Medium
Image rights
Image courtesy of Akko Yamazaki and Jerry Yang

Though Liu Dan does not tend towards a single subject matter, he is known to paint what he calls “uncertain” subjects, since he believes that “the clearer the feeling, the blurrier the image.” His best known works depict landscapes, flowers, and what is known as Guai Shi (odd stones) in traditional Chinese art and literati culture. From this, Liu has developed a theory of landscape painting he calls a “micro exploration through macro understanding.” Though Liu trained in the traditional styles of Chinese painting and has devoted himself to ink and brush techniques, he was an ardent admirer of Western Old Masters as a child and has been known for forays into watercolor.

Selected exhibitions
2017
Art and China after 1989: Theater of the WorldGuggenheim Museum
2013
Inspired by Dunhuang: Re-creation in Contemporary Chinese ArtChina Institute Gallery
Ink Art: Past as Present in Contemporary ChinaThe Metropolitan Museum of Art
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Splendor of Heaven and Earth, 1994-1995

Ink on paper
74 4/5 × 196 9/10 in
190 × 500 cm
Location
New York
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Medium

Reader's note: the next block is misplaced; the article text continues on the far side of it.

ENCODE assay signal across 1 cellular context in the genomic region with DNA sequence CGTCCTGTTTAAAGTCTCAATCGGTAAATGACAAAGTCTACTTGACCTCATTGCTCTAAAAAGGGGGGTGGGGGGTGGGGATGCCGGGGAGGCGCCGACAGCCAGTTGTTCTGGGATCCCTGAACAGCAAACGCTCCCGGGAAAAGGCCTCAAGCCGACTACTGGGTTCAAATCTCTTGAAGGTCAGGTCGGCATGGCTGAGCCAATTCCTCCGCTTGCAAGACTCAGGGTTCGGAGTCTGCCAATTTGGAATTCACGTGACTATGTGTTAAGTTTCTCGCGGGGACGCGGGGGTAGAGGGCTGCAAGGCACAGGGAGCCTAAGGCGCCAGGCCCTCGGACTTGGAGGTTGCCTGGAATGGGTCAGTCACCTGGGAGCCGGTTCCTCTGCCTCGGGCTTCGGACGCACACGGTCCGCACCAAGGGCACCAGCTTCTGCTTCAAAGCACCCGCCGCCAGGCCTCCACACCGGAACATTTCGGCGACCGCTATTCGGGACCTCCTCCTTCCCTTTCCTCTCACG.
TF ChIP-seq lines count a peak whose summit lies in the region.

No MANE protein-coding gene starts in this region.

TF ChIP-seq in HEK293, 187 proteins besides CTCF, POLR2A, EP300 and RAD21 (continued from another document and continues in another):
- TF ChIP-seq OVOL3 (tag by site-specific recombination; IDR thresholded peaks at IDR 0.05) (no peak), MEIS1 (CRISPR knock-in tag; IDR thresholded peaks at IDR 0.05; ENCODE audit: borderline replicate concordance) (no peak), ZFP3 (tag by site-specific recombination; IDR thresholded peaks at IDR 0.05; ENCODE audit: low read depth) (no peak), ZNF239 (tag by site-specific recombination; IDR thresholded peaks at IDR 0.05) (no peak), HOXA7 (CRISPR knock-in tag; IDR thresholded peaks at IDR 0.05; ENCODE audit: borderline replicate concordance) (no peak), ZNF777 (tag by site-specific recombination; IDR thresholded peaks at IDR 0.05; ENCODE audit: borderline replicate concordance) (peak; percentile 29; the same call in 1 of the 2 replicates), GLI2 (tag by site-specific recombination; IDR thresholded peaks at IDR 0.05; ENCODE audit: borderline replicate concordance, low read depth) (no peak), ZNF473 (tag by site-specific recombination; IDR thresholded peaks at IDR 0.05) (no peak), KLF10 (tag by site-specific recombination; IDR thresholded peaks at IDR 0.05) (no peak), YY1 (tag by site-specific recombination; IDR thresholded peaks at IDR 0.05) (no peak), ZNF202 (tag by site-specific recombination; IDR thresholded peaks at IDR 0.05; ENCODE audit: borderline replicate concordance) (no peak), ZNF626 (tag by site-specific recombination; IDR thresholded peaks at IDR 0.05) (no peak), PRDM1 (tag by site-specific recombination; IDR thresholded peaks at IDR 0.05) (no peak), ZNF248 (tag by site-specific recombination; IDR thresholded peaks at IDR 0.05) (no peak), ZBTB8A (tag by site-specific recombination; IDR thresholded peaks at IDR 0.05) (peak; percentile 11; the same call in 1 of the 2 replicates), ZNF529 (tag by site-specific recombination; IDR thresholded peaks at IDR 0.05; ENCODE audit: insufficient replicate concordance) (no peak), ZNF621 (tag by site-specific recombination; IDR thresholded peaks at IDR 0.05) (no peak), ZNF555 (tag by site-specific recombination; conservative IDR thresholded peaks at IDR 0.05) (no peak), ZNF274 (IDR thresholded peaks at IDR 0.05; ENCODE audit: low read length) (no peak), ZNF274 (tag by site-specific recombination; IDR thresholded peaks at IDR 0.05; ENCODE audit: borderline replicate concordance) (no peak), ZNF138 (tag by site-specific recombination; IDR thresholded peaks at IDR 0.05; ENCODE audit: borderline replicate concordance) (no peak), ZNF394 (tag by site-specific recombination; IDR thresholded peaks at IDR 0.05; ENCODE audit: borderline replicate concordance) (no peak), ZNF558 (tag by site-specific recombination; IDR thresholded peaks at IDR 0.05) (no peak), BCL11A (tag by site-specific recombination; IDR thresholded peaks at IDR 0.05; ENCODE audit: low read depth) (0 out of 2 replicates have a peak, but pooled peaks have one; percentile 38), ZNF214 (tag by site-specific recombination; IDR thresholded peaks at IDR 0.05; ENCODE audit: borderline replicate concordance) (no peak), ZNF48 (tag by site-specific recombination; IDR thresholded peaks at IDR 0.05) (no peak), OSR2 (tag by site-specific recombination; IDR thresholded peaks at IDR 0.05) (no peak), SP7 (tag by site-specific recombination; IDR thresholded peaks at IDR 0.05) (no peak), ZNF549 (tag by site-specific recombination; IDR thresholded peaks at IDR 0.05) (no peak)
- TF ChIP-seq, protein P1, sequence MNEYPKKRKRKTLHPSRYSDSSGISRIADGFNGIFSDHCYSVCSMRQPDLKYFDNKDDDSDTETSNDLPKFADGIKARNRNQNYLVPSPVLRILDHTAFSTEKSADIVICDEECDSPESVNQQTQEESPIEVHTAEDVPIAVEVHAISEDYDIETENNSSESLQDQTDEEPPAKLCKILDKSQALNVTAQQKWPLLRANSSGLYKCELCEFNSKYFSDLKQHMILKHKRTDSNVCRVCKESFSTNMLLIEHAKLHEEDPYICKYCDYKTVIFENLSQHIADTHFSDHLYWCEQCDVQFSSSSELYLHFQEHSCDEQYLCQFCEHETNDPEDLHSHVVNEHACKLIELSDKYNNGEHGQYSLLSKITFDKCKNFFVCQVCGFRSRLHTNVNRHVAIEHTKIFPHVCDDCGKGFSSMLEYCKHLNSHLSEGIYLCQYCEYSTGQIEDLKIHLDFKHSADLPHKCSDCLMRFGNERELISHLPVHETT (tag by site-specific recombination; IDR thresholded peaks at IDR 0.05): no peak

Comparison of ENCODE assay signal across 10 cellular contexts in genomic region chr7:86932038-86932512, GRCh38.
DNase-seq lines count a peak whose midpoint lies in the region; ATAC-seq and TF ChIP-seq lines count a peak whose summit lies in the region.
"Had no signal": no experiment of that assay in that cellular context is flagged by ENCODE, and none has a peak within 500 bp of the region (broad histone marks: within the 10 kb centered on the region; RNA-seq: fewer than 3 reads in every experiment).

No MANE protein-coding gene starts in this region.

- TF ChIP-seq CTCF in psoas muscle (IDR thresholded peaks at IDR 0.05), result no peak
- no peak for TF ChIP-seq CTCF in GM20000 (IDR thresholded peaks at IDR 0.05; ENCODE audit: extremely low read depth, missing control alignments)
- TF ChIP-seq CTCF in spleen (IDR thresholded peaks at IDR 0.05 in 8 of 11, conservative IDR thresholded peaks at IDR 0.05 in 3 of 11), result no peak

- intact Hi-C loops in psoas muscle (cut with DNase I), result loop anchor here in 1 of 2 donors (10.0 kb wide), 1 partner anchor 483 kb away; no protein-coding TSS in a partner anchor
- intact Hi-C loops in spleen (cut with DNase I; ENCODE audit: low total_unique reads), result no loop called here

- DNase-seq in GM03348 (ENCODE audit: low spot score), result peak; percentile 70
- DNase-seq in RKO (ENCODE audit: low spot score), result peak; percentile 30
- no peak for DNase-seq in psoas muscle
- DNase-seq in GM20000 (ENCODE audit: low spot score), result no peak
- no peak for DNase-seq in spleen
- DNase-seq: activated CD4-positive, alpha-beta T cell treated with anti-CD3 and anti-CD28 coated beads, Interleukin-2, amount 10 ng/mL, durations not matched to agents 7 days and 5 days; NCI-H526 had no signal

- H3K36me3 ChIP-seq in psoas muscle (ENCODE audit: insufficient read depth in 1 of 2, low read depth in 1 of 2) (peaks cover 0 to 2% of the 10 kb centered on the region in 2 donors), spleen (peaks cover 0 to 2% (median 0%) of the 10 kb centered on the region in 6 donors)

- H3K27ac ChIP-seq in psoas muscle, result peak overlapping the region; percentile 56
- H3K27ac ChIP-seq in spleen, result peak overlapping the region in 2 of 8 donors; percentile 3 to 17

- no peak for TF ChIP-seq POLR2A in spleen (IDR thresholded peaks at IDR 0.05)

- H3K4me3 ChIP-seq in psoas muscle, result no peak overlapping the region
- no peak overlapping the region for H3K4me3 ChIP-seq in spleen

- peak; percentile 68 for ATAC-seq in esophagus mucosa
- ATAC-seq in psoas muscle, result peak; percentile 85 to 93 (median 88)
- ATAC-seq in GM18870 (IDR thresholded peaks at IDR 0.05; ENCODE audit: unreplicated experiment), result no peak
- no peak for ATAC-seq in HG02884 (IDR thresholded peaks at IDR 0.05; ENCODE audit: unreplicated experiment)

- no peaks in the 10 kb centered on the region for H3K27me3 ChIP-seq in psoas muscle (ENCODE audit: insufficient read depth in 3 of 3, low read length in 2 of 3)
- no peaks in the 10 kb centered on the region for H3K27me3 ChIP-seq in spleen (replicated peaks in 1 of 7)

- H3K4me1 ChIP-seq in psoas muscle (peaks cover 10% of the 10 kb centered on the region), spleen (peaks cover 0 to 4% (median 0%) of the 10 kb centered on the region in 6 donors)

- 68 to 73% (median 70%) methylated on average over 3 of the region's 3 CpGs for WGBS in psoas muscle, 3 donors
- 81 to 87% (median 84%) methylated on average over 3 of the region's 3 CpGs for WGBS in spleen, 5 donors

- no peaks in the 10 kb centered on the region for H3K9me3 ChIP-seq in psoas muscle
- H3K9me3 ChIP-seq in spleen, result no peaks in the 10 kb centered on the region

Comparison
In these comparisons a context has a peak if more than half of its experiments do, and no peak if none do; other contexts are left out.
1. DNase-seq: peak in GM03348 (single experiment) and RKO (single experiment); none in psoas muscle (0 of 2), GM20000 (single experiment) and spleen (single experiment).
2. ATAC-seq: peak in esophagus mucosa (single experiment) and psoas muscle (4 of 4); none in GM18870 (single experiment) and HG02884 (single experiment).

Image rights
Image courtesy of Akko Yamazaki and Jerry Yang

Though Liu Dan does not tend towards a single subject matter, he is known to paint what he calls “uncertain” subjects, since he believes that “the clearer the feeling, the blurrier the image.” His best known works depict landscapes, flowers, and what is known as Guai Shi (odd stones) in traditional Chinese art and literati culture. From this, Liu has developed a theory of landscape painting he calls a “micro exploration through macro understanding.” Though Liu trained in the traditional styles of Chinese painting and has devoted himself to ink and brush techniques, he was an ardent admirer of Western Old Masters as a child and has been known for forays into watercolor.

Selected exhibitions (3)
Other works from Art and China after 1989: Theater of the World
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